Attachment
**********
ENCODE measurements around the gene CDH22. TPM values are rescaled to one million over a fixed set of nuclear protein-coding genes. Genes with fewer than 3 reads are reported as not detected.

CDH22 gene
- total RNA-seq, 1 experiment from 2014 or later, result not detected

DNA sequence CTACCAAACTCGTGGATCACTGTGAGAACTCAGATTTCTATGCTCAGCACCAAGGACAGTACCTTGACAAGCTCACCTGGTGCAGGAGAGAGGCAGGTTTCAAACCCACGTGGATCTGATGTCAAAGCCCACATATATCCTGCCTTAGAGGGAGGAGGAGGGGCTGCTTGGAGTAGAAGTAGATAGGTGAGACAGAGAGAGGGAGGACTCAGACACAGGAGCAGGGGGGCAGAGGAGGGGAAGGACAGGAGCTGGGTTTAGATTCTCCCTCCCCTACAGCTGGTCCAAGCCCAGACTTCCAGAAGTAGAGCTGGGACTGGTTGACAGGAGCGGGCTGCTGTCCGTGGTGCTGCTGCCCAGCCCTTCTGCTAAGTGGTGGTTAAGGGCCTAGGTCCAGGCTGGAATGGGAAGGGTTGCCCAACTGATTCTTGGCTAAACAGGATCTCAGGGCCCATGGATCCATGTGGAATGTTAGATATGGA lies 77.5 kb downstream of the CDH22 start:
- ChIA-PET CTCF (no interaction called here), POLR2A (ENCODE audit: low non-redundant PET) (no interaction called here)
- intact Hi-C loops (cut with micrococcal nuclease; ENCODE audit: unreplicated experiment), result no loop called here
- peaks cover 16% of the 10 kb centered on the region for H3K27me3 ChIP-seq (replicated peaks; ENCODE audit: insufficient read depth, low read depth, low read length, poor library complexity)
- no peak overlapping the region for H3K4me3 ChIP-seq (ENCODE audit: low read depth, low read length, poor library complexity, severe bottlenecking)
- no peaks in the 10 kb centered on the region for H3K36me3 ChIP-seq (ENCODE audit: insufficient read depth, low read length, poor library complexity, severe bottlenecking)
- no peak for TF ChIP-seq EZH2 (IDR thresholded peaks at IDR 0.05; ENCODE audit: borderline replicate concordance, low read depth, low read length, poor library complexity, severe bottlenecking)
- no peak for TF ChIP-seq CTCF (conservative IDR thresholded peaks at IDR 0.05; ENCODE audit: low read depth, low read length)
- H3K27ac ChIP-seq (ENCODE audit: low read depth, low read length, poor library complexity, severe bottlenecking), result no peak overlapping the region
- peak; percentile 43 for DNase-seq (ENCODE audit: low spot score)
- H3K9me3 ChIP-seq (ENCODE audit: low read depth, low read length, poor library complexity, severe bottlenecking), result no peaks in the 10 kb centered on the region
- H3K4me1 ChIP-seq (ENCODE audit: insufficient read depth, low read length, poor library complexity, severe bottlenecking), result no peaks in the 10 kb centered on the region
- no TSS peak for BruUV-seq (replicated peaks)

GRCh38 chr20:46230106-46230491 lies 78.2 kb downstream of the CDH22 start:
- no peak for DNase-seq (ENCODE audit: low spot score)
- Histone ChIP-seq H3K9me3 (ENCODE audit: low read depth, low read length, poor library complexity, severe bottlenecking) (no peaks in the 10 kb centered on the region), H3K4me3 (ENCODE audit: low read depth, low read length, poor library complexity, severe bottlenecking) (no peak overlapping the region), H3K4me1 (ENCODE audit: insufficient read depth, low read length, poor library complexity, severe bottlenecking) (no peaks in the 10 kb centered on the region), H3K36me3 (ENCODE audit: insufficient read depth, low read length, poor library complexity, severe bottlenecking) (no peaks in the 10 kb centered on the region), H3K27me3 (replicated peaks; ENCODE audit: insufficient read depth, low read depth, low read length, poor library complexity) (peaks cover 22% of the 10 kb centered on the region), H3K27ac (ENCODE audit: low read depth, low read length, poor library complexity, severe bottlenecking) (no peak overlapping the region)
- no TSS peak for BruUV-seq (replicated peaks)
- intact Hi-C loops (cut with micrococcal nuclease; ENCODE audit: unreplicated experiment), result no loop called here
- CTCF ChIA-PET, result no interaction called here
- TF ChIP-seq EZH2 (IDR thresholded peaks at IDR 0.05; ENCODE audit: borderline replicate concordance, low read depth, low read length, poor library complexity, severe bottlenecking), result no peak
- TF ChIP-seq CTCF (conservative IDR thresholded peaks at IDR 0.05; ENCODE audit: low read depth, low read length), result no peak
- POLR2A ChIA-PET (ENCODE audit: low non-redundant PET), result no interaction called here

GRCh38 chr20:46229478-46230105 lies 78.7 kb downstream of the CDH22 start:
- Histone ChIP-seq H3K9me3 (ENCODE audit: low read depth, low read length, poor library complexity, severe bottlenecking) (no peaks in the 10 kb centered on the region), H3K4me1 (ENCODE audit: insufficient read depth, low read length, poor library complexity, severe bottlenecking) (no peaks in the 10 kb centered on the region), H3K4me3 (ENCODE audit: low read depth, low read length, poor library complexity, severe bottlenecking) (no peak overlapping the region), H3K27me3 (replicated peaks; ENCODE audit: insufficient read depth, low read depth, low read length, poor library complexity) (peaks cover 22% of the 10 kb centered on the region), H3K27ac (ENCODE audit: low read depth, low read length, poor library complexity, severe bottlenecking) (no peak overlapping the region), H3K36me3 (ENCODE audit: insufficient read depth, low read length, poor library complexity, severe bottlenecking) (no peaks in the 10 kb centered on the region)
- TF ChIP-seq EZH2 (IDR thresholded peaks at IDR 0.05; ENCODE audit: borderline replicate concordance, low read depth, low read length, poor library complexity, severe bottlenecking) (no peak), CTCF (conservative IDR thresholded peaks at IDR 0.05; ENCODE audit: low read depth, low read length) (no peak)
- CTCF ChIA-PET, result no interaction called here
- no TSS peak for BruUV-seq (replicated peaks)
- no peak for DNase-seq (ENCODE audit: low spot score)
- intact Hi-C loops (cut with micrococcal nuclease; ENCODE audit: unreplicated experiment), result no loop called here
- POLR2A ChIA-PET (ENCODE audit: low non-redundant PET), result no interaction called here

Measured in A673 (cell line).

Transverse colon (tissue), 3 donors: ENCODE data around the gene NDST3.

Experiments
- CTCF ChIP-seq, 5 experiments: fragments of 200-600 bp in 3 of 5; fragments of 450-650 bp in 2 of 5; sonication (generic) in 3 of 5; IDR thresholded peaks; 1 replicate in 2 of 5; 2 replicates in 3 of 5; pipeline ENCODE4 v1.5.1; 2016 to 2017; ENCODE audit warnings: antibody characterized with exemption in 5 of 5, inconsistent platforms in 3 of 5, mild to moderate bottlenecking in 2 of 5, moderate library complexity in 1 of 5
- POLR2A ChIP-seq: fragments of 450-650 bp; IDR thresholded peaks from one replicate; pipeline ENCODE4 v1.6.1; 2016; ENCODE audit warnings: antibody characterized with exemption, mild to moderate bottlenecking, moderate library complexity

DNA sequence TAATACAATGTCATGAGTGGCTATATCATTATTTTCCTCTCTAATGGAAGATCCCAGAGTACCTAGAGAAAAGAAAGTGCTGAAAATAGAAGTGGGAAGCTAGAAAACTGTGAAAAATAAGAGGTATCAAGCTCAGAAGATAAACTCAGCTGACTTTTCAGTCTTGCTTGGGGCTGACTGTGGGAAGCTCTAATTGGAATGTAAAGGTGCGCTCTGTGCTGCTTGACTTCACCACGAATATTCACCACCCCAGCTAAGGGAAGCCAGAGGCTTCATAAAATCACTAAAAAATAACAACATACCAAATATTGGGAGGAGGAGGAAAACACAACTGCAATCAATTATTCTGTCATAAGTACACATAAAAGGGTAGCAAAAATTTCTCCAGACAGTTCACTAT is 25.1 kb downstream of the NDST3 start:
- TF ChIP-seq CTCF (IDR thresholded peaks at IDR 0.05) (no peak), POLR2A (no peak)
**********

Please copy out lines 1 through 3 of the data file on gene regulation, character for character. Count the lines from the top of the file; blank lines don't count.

ENCODE measurements around the gene CDH22. TPM values are rescaled to one million over a fixed set of nuclear protein-coding genes. Genes with fewer than 3 reads are reported as not detected.

CDH22 gene
- total RNA-seq, 1 experiment from 2014 or later, result not detected